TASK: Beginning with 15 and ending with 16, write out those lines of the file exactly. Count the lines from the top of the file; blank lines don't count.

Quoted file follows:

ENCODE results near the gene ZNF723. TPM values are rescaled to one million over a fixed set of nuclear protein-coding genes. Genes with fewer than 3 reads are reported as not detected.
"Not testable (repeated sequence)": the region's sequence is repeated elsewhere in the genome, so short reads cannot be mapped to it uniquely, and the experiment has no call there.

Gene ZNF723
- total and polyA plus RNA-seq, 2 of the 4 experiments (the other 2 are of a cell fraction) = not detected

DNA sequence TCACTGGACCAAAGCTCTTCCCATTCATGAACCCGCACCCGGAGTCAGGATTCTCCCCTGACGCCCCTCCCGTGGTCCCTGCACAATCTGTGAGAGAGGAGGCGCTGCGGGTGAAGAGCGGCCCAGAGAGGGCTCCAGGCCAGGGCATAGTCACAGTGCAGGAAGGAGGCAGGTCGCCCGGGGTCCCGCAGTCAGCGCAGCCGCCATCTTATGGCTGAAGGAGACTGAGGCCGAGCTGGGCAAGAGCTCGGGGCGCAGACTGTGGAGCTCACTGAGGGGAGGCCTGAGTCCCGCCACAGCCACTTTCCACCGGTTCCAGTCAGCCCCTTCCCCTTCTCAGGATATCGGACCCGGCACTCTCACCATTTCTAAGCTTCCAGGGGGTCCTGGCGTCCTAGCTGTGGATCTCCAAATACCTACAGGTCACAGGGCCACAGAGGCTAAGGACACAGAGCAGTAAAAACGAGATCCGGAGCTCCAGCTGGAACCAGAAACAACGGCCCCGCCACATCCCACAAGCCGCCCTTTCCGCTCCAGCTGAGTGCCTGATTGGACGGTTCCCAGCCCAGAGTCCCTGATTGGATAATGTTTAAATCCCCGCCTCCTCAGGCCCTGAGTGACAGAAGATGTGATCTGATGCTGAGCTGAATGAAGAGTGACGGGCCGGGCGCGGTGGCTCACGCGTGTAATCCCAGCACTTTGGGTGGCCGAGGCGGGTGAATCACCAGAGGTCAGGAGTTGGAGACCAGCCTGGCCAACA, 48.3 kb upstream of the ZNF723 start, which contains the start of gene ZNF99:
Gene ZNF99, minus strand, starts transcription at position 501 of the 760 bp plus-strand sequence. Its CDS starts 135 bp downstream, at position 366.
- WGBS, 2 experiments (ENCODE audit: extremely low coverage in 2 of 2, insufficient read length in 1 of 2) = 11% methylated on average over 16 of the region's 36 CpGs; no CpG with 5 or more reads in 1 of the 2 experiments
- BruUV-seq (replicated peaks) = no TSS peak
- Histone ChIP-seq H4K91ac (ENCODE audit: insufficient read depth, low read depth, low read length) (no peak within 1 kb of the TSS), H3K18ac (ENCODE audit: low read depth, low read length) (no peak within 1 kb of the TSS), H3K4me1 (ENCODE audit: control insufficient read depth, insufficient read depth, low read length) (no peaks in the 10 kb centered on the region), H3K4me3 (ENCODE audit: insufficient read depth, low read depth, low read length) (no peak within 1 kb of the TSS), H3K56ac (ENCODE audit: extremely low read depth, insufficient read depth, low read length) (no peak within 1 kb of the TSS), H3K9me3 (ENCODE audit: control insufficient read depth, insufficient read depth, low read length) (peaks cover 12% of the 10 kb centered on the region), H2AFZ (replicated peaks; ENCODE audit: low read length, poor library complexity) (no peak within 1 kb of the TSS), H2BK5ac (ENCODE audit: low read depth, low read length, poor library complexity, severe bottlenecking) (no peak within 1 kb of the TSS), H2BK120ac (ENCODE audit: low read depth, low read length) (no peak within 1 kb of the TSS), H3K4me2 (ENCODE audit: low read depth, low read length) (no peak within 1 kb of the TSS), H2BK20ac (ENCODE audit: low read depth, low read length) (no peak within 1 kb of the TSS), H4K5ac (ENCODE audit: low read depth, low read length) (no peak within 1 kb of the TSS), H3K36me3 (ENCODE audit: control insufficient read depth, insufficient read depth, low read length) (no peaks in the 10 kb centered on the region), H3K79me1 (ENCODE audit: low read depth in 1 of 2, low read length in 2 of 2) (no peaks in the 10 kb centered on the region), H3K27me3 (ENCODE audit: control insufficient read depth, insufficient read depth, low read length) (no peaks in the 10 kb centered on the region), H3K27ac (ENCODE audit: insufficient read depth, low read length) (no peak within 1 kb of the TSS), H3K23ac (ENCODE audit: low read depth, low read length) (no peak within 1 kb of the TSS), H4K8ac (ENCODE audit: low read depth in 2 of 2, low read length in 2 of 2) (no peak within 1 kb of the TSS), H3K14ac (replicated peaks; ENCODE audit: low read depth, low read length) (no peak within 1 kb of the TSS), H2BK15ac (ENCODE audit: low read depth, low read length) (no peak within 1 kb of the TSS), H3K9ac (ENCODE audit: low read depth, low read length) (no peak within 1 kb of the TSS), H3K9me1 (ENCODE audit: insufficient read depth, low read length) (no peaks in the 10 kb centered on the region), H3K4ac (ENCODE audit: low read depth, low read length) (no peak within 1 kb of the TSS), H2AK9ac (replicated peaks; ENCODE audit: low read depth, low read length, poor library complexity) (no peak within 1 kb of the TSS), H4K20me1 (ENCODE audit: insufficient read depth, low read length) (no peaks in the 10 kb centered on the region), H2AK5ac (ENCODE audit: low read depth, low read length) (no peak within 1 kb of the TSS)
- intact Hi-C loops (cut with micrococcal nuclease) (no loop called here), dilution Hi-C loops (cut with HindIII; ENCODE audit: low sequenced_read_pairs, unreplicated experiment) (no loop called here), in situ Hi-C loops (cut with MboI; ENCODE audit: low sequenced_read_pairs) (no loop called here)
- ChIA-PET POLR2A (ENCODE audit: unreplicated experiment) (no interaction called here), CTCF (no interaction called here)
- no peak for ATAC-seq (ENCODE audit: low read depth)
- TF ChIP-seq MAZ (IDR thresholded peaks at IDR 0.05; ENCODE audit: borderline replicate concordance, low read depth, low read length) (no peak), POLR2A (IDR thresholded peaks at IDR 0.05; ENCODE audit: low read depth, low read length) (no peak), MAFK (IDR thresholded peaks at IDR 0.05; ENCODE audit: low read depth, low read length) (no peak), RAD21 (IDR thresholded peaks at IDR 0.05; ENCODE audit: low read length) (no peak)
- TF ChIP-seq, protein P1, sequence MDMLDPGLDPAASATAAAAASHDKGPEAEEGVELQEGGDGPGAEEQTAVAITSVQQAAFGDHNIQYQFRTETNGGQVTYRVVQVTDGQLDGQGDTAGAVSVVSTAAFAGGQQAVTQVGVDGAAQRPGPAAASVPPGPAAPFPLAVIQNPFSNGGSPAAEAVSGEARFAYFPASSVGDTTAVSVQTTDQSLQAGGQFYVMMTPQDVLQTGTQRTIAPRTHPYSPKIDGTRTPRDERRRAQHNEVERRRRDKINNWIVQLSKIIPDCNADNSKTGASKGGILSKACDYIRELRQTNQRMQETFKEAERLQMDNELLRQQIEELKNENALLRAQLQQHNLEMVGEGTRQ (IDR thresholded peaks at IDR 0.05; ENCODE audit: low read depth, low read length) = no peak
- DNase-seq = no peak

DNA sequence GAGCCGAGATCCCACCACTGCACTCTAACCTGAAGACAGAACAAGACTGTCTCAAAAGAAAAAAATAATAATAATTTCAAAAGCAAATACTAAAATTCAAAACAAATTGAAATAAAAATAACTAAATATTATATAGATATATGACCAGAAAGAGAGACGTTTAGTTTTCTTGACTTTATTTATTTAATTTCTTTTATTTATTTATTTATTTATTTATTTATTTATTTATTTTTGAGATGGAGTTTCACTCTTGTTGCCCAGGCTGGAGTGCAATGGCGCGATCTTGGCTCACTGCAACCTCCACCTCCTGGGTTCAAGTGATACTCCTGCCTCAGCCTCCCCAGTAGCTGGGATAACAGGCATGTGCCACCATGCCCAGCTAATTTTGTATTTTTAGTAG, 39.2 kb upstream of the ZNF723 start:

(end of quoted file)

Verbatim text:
- DNase-seq = no peak

DNA sequence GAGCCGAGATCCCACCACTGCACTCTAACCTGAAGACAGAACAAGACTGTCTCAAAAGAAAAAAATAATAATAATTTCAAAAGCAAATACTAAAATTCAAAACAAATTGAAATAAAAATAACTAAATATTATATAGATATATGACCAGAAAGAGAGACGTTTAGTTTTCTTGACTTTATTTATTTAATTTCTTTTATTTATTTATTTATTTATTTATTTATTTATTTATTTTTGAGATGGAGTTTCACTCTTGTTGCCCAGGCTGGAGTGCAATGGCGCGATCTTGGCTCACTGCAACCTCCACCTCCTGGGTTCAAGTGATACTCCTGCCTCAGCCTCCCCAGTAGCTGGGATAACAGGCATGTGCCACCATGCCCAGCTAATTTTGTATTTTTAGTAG, 39.2 kb upstream of the ZNF723 start: